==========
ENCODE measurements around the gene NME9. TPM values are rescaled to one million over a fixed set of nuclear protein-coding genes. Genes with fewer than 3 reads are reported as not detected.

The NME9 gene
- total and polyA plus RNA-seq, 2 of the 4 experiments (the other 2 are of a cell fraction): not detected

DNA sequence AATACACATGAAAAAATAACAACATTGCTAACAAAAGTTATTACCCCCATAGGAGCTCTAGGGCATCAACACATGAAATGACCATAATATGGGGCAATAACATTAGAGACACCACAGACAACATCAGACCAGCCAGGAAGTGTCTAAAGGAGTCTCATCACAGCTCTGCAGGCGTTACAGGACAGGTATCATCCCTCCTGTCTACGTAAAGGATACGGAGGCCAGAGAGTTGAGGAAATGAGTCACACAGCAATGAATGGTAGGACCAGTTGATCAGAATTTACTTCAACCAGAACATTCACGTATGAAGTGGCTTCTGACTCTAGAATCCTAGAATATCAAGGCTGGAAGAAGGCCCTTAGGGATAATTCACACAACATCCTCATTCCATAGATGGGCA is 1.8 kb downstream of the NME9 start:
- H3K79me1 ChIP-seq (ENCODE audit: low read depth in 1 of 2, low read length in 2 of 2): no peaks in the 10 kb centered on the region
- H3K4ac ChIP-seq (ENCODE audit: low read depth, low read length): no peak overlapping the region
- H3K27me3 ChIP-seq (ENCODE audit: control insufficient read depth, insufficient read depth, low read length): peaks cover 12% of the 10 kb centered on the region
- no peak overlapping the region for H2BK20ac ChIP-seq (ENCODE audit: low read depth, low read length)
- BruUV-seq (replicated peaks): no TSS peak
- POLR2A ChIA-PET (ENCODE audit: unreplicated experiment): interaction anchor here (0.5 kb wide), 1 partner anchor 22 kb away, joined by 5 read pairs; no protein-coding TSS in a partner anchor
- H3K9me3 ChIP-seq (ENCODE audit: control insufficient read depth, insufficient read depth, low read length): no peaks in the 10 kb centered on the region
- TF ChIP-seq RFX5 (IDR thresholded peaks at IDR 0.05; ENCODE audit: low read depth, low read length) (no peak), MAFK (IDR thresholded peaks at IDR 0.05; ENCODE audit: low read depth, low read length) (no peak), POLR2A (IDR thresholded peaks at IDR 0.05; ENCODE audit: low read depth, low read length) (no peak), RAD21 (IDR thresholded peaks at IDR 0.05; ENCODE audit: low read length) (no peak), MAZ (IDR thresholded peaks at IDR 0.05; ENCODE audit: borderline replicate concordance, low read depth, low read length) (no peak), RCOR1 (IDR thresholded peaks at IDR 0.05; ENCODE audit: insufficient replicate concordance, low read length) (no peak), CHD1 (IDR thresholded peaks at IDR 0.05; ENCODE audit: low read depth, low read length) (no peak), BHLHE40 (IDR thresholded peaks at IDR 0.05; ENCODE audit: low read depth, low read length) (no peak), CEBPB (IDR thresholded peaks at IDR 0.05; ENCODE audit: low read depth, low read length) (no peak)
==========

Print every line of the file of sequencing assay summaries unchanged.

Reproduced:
ENCODE measurements around the gene NME9. TPM values are rescaled to one million over a fixed set of nuclear protein-coding genes. Genes with fewer than 3 reads are reported as not detected.

The NME9 gene
- total and polyA plus RNA-seq, 2 of the 4 experiments (the other 2 are of a cell fraction): not detected

DNA sequence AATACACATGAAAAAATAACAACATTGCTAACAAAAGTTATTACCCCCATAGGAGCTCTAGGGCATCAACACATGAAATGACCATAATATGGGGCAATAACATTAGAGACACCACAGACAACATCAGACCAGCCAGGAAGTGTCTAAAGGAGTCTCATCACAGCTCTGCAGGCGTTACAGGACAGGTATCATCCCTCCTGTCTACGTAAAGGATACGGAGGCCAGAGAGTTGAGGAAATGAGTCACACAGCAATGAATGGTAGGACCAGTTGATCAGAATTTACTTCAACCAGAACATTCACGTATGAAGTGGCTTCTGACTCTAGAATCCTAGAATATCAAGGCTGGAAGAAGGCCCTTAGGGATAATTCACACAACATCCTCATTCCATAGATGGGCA is 1.8 kb downstream of the NME9 start:
- H3K79me1 ChIP-seq (ENCODE audit: low read depth in 1 of 2, low read length in 2 of 2): no peaks in the 10 kb centered on the region
- H3K4ac ChIP-seq (ENCODE audit: low read depth, low read length): no peak overlapping the region
- H3K27me3 ChIP-seq (ENCODE audit: control insufficient read depth, insufficient read depth, low read length): peaks cover 12% of the 10 kb centered on the region
- no peak overlapping the region for H2BK20ac ChIP-seq (ENCODE audit: low read depth, low read length)
- BruUV-seq (replicated peaks): no TSS peak
- POLR2A ChIA-PET (ENCODE audit: unreplicated experiment): interaction anchor here (0.5 kb wide), 1 partner anchor 22 kb away, joined by 5 read pairs; no protein-coding TSS in a partner anchor
- H3K9me3 ChIP-seq (ENCODE audit: control insufficient read depth, insufficient read depth, low read length): no peaks in the 10 kb centered on the region
- TF ChIP-seq RFX5 (IDR thresholded peaks at IDR 0.05; ENCODE audit: low read depth, low read length) (no peak), MAFK (IDR thresholded peaks at IDR 0.05; ENCODE audit: low read depth, low read length) (no peak), POLR2A (IDR thresholded peaks at IDR 0.05; ENCODE audit: low read depth, low read length) (no peak), RAD21 (IDR thresholded peaks at IDR 0.05; ENCODE audit: low read length) (no peak), MAZ (IDR thresholded peaks at IDR 0.05; ENCODE audit: borderline replicate concordance, low read depth, low read length) (no peak), RCOR1 (IDR thresholded peaks at IDR 0.05; ENCODE audit: insufficient replicate concordance, low read length) (no peak), CHD1 (IDR thresholded peaks at IDR 0.05; ENCODE audit: low read depth, low read length) (no peak), BHLHE40 (IDR thresholded peaks at IDR 0.05; ENCODE audit: low read depth, low read length) (no peak), CEBPB (IDR thresholded peaks at IDR 0.05; ENCODE audit: low read depth, low read length) (no peak)